I have two bags--a duffle and a large purse--that accompany me on overnights.  Weekends are a backbreaking nightmare, and a week-long excursion has a chriopractic appointment waiting on the other side. This is unfortunate for two reason: One is the female traveler stereotype I not only meet but exceed, and the other is the fact that among the mounds and mounds of excess, I have certainly forgotten something.

I couldn't take that chance with my Trip of a Lifetime, so even if I was going to over pack, I at least wanted to hit all basis first.  This required an exceedingly thorough list.  Like all free printable resources on the Internet, they were almost perfect, but not quite.  As I had to do with planners, I took matters into my own hands, and made my own packing list.  I've been told that it is quite inclusive by those that travel more than I do, and really leaves no item left behind.

For those of you who find themselves in the same overflowing sea of carry-on clothing, uncertain if the necessary items are hidden in the cottoned rip currents, I give you this.  Use it, abuse it, make it--like your trip--your own (and let me know if I have forgotten something).

Saturday, July 20, 2013

“Beyond the howling deserts with its sand, there waits beneath His stars the Promised Land”

I’ll start this by being honest: I am a cookie.  Not just any cookie, but that last one on the sheet, the one that's a little stuck, holding on with every bit of chocolate chip grip.

I say this as what was once months is now days for the trip that has been, in reality, years in the making. In just a few short days, I will board the 747 that has been waiting nearly 20 years for me, to bring me to the land of milk of honey and junior high dreams.  I am finally going to make it overseas; I am finally going to make it to Israel.

Why so long, you may ask. Life is comfortable on that silver-lined cookie sheet. Everything that has externally impacted on me—such as careers, coworkers, and creative endeavors—has done little to change my gooey insides, and those chocolate chips, walnuts, and fruity chunks that are the center of my existence have not only sustained, but have gotten more and more flavorful and obvious the older I get. 

I have made lots of promises to myself over the years.  Many I have kept: I don’t smoke, I don’t drink (much), I wear my seatbelt and I smile to myself everyday.  Ever since I turned 29, though, when I thought I had it all together—Dream Job, Big House, Happy Times—I’ve had this whiny, aggravating, annoying little voice of The Fourteen Year Old Me reminiscing of every promise I hadn’t kept.  “You don’t write anymore, Kayla” she would say one day, and then add the next that “You haven’t mastered Russian like you said you would, either, and your German is still nicht ser gut.”  “Traveling?  You haven’t left the United States and only Minnesota twice, and you’ve gotten as close to God as you have Boris Yeltsin (may he rest in peace).”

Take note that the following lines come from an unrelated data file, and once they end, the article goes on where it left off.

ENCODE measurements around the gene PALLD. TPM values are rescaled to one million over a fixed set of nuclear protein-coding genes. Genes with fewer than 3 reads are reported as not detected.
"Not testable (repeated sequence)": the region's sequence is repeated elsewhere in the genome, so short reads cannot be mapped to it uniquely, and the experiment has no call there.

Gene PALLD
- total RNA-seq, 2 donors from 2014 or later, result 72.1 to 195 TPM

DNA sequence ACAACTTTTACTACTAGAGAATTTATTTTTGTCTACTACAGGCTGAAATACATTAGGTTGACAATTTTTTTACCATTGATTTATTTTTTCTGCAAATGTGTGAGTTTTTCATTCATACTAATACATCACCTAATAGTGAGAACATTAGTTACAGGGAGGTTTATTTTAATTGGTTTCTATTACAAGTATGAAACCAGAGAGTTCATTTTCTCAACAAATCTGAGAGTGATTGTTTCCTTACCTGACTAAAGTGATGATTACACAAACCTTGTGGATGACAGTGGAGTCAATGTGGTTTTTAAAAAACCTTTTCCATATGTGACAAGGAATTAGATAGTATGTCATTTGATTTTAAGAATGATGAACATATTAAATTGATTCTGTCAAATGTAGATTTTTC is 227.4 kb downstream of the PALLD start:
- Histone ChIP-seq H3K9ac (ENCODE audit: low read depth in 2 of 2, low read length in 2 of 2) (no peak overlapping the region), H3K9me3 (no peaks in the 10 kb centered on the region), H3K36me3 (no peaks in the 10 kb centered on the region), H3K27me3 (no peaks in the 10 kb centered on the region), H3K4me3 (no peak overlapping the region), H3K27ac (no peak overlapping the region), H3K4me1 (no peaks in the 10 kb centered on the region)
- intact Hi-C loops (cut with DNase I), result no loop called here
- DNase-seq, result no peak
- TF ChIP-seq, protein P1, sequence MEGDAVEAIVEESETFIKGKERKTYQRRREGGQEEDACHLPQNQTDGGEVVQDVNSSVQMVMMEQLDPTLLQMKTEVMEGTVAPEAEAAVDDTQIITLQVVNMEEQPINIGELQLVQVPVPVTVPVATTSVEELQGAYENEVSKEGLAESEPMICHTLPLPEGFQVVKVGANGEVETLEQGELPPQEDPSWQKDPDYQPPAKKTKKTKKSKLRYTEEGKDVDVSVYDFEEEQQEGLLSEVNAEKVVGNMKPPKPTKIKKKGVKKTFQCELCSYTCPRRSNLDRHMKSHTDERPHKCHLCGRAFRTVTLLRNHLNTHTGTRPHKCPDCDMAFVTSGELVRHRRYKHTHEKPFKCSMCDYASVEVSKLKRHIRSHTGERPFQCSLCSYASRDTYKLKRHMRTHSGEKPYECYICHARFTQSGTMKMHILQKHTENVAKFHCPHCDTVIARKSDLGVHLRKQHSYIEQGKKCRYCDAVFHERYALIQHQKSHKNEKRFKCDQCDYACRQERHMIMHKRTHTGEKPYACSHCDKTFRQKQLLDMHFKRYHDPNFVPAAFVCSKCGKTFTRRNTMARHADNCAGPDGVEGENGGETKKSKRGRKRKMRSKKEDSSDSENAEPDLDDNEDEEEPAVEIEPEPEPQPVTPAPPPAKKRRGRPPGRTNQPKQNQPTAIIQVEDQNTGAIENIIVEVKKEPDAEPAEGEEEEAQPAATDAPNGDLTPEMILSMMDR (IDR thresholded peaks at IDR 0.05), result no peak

This voice became a (literal, stress-induced) pain in my neck that was not eased by chiropractors, two rounds of physical therapy, and numerous medications; I decided the only way to feel better was to shut her up; and the only way to do that was to do what I tell my students to do: Listen for the answers.

For the most part, it has been working.  I’ve started to write again (much of which can be found at this other blog).  I have found my God, and with that creator came Judaism, who brought along Hebrew.  My English brain, looking for connective answers among the ordinary, loves that my covenant to be kept is taking me to a land where I can live the traditions that will build my future.   

After thirty-one years of baking, it is time for me to sit back and enjoy who I am.  I can think of no better place than on the shores of a Tel Aviv beach.  As I listen to the soft shores, I will be listening to myself.

Let me make this promise to you, my reader, whoever you may be: This is NOT an “Eat-Pray-Love”-like blog.  Personal narratives will occur, but so will fictions inspired by random life such as a bus ride, reviews of restaurants and attractions, Middle East travel tips and tricks gained through experiences, regional recipes, stories told through my perspective and the ones that only photos can tell in their own words.  Like the cookie, ripped in half and dunked into milk, this is my removal from the warm, comfy known into the shocking cool unknown, from one world and one life into another, and I’d like to share it with you—for your entertainment, for your information, for your assistance.  

This is my promise to the Promised Land. 

(Chaim Nachman Bialik, "The Last Dead of the Desert")